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Ontario can become world centre of excellence for games - Dyack

Silicon Knights CEO reveals ambitious plans for Institute of the Eighth Art, a collaboration of government, academia and industry

Silicon Knights president Denis Dyack has revealed to GamesIndustry.biz ambitious plans to create a videogame institute that will house education, practical learning and true industry experience in one location.

And he believes that such a collaboration could help the Canadian region of Ontario become a "world centre of excellence" for the videogame business and create top tier talent for the industry.

"We're putting together plans for something called the Institute of the Eighth Art," revealed Dyack, in an exclusive interview published today. "We want to create an institute here that's a combination of companies like Silicon Knights, Niagara College and Brock University all in a co-op program where we're all in the same complex or campus so that people live and breathe making videogames and other forms of non-linear creations.

"So imagine a place where not only will you be instructed about how to make videogames, but you would have people in the industry teaching you."

Although in its early stages, Dyack and partners have already met up with government officials to discuss the idea, and he hopes it could become a reality in as little as two years' time. The project appeals to the Ontario officials as it covers all three pillars of recent thinking - government, industry and academia together - the same forward-looking attitude that has led to the recent CAD 263 million investment in Ubisoft's 800-person studio for the region.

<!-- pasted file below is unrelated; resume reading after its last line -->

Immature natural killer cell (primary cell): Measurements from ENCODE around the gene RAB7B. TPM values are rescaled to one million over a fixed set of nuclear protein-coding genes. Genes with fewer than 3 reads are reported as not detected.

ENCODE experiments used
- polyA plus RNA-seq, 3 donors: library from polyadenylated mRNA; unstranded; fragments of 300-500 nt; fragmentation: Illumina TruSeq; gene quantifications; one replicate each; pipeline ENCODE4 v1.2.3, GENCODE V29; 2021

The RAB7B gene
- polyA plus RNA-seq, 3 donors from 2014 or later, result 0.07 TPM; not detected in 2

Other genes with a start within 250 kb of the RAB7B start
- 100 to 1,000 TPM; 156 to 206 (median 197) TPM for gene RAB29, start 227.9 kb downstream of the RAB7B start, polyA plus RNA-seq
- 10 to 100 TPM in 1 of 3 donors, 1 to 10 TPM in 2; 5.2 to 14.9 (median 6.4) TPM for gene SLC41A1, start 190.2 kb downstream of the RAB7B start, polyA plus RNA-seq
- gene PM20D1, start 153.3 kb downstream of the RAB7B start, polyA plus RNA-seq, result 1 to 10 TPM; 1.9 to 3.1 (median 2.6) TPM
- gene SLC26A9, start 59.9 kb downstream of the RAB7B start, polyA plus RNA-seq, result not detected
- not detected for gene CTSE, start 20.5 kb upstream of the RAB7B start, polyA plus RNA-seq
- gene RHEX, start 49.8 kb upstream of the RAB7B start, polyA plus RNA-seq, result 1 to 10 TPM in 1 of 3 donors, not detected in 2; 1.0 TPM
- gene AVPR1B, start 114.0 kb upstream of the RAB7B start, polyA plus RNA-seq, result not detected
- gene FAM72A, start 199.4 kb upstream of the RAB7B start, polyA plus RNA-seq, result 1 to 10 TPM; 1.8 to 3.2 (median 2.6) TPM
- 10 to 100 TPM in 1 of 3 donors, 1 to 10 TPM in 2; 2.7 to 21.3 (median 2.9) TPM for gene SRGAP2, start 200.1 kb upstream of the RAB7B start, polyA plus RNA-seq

"This builds upon that whole plan," offered Dyack. "I would love to see it become a world centre of excellence for videogames. We'd have a campus of maybe [800] along with university and college professors, all teaching students and everyone in a very different environment."

The developer already works closely with local education, which in turn see collaboration as a way of staying current in the fast-moving games and technology market, and sees this as the next logical step in fostering world-class game creators.

"We can bring in these co-ops that are working on real games, you can graduate out of these programmes with the combination of a university degree, a college diploma and actually have a game on your resume," he added.

The full interview with Denis Dyack, where he also discusses the struggles of the last 18 months, can be read here.

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Matt Martin


Matt Martin joined GamesIndustry in 2006 and was made editor of the site in 2008. With over ten years experience in journalism, he has written for multiple trade, consumer, contract and business-to-business publications in the games, retail and technology sectors.

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